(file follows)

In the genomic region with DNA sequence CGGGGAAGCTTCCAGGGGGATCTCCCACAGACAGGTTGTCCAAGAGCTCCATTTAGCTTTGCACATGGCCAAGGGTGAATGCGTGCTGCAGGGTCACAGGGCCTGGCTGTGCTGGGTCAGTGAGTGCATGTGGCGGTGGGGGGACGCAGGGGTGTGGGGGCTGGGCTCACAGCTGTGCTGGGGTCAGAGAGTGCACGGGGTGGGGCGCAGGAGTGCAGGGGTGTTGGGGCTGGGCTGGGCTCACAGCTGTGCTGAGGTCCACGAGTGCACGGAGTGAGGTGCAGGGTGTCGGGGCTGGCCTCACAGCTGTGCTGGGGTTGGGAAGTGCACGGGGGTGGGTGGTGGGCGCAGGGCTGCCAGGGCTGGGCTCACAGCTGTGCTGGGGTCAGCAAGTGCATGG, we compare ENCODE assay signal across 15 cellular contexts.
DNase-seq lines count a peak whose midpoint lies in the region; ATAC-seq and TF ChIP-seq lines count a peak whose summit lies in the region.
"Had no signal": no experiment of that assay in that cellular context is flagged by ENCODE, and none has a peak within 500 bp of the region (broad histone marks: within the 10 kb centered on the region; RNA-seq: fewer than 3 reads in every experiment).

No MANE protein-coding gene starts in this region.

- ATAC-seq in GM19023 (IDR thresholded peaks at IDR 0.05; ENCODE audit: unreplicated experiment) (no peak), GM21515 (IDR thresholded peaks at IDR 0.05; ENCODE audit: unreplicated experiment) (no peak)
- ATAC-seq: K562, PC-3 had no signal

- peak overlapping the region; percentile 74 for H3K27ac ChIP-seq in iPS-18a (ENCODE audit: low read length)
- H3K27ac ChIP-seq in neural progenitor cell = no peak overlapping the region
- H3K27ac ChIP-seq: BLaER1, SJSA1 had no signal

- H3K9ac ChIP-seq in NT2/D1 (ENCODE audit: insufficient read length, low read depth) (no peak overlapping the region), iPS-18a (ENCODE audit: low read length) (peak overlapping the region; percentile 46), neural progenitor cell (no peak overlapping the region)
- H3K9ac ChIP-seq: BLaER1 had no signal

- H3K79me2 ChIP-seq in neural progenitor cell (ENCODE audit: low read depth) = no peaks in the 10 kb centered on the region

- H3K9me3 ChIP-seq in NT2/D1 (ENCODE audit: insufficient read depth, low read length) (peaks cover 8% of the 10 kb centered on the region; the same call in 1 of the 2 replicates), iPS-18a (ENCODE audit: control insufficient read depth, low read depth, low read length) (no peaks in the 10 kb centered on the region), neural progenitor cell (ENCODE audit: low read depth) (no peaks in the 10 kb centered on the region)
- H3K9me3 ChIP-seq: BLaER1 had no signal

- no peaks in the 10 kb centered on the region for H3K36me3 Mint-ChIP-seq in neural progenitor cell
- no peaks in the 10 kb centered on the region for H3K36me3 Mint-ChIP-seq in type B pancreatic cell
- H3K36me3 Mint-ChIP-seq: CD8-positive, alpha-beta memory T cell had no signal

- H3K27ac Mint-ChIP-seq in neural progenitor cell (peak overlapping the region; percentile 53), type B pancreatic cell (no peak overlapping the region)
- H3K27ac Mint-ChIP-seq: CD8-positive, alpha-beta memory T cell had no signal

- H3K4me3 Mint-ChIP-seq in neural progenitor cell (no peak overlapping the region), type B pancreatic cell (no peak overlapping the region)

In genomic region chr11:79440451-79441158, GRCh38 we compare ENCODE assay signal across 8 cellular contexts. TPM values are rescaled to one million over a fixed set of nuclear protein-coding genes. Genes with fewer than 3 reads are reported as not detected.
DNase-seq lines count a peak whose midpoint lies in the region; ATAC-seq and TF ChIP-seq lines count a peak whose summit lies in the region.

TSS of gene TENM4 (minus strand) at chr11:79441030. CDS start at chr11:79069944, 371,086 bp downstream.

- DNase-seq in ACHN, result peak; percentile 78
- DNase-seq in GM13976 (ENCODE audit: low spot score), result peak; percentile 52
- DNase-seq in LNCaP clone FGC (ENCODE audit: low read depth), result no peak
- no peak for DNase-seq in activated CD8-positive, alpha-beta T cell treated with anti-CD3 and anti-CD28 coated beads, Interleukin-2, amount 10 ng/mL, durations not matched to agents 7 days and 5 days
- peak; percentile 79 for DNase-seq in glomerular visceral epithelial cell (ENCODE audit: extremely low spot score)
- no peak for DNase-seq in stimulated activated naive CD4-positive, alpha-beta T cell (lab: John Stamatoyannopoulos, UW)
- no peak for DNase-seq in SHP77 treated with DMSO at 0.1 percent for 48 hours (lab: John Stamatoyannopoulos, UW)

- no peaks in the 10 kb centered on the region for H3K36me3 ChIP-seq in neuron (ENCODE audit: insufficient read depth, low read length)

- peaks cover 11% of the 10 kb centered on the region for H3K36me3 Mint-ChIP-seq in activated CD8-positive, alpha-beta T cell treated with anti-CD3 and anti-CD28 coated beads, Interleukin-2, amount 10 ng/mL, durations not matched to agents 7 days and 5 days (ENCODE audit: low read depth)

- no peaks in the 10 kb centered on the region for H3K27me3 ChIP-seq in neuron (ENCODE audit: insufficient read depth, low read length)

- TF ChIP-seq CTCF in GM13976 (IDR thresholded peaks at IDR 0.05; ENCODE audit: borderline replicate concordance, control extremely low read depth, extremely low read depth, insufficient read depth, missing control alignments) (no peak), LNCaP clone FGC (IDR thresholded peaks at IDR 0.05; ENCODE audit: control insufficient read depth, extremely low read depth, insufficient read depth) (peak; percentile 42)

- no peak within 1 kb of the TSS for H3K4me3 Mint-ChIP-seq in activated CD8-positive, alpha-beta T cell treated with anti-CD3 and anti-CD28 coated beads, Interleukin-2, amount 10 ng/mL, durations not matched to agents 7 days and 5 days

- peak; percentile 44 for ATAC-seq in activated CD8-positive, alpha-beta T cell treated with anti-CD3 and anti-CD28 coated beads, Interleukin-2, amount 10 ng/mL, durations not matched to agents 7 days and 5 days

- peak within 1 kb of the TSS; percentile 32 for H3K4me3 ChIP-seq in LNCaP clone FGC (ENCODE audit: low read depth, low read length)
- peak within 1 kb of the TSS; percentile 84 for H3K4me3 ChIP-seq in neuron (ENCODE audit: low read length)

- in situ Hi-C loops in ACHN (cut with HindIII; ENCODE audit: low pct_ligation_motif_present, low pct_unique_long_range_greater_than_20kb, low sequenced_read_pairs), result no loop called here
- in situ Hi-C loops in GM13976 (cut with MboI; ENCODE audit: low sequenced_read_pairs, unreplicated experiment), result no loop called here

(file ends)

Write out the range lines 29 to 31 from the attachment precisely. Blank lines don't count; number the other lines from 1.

- no peak for DNase-seq in stimulated activated naive CD4-positive, alpha-beta T cell (lab: John Stamatoyannopoulos, UW)
- no peak for DNase-seq in SHP77 treated with DMSO at 0.1 percent for 48 hours (lab: John Stamatoyannopoulos, UW)

- no peaks in the 10 kb centered on the region for H3K36me3 ChIP-seq in neuron (ENCODE audit: insufficient read depth, low read length)